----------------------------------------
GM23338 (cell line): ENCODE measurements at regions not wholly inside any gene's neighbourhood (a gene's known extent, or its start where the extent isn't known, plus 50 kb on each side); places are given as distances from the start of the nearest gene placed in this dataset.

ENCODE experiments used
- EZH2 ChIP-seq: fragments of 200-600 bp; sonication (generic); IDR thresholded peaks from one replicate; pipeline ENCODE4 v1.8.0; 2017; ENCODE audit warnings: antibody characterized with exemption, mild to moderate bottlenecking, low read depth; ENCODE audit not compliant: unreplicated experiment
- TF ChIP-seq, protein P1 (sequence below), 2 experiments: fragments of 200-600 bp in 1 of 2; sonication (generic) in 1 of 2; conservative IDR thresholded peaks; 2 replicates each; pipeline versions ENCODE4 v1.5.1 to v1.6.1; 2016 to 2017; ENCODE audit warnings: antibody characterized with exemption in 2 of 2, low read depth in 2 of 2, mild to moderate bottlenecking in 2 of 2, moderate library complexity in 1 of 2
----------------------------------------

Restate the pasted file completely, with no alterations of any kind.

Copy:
GM23338 (cell line): ENCODE measurements at regions not wholly inside any gene's neighbourhood (a gene's known extent, or its start where the extent isn't known, plus 50 kb on each side); places are given as distances from the start of the nearest gene placed in this dataset.

ENCODE experiments used
- EZH2 ChIP-seq: fragments of 200-600 bp; sonication (generic); IDR thresholded peaks from one replicate; pipeline ENCODE4 v1.8.0; 2017; ENCODE audit warnings: antibody characterized with exemption, mild to moderate bottlenecking, low read depth; ENCODE audit not compliant: unreplicated experiment
- TF ChIP-seq, protein P1 (sequence below), 2 experiments: fragments of 200-600 bp in 1 of 2; sonication (generic) in 1 of 2; conservative IDR thresholded peaks; 2 replicates each; pipeline versions ENCODE4 v1.5.1 to v1.6.1; 2016 to 2017; ENCODE audit warnings: antibody characterized with exemption in 2 of 2, low read depth in 2 of 2, mild to moderate bottlenecking in 2 of 2, moderate library complexity in 1 of 2